Kibbutz Program




Lydia Aisenberg



This month saw the return of a large number of kibbutz volunteers to the Givat Haviva campus touching on a spot of nostalgia for International Department staff members and striking up hopes for the continuation of such seminars in future.


The forty-one young folks hailed from 15 different countries and are presently volunteering in 11 kibbutzim from Ein Gev in the north down to Samar near Eilat.  Spending anywhere between a few months to a year volunteering on kibbutz they were from England, Canada, South Africa, Mexico, Australia, Poland, USA, Denmark, Holland, Colombia, Germany, Argentina, South Korea, Ecuador and Sweden.


Two and three day seminars for kibbutz volunteers were a common feature for the International Department for over 15 years but a culmination of events, the second intifada of the year 2000 and the privatization of two-thirds of the 270 kibbutzim in the last decade or so brought closure for the very popular specialized kibbutz volunteer seminars.


Within the framework of centenary celebrations of the birth of the kibbutz movement, Aya Sagi – director of the Kibbutz Program Center in Tel Aviv – succeeded in convincing the Israel Foreign Ministry of the importance of volunteers being given the opportunity to learn more about Israeli society, history and current affairs, recognizing the potential of their being good will ambassadors for the State of Israel upon their return home.


Since the 1960s hundreds of thousands of young people from around the world have volunteered in kibbutzim.  The largest number from any one country hailed from Britain with an astounding 50,000 participants.  Next in line South Africa with 40,000, Sweden 25,000, Denmark 20,000 and Germany, 15,000 – and in latter years it is not uncommon to find second generation volunteers with either mum or dad (and sometimes both) having volunteered in their younger days.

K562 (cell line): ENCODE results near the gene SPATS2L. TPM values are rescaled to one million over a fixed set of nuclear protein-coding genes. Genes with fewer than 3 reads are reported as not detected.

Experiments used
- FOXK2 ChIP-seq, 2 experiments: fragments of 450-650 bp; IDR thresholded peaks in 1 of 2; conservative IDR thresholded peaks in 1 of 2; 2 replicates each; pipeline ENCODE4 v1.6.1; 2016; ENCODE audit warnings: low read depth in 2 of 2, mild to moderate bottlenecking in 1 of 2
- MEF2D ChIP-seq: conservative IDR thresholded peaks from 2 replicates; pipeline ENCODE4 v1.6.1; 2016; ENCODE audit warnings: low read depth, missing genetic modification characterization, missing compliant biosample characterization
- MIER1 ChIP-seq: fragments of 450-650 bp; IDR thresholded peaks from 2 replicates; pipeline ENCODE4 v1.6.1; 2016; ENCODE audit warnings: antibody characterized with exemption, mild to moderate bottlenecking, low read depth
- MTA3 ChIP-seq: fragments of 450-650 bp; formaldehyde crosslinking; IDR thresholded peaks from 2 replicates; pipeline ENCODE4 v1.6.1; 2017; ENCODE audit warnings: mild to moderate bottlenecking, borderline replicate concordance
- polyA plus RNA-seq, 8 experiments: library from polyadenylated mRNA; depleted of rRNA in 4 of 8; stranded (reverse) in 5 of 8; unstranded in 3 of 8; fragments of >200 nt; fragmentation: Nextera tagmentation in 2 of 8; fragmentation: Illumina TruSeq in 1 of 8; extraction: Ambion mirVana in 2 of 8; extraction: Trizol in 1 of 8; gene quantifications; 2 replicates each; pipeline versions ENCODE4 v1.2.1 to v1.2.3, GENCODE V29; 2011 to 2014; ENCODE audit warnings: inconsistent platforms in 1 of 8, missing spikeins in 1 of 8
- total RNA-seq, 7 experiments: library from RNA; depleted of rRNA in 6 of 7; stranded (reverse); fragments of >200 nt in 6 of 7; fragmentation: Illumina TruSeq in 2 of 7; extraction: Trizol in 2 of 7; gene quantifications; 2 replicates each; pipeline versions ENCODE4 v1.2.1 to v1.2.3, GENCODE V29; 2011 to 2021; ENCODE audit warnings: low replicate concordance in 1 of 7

"The volunteer seminar at Givat Haviva gave us plenty to talk about all the way back to Kibbutz Hofit," emailed Josh an American and one of the volunteers from that kibbutz.  "I intend putting to good use what I learned during this seminar and thank you for all your efforts."

Another volunteer, Nick from Australia, presently working in the gardens of Kibbutz Nir Oz, emailed he was thankful for the opportunity to participate in the seminar which he had found interesting, informative and would definitely recommend to others.


Volunteer leaders have also been in touch with the International Department at Givat Haviva to pass on their thanks for organizing the seminar and to comment on how elated their volunteers had been when they returned and full of information to pass on to their peer group.

Efforts are now underway by the Kibbutz Program Center to contact as many former volunteers as possible through a website set up for the project at www.kibbutzvolunteers.org.il


"We see this as a very important project in terms of hopefully activating past volunteers in promoting a different image of Israel in today's difficult climate and influencing others by speaking of their positive experiences when they were in the country," said Aya Sagi.

When Aya took over the KPC only 20 kibbutzim were still accepting volunteers from abroad but with coaxing she has managed to get another 10 kibbutzim on board and hoping for more to join the ranks of host communities for young people traveling the world and experience also what was once one of the items on the top of the 'to do' list of travelers.



The artical in GIVAT HAVIVA websit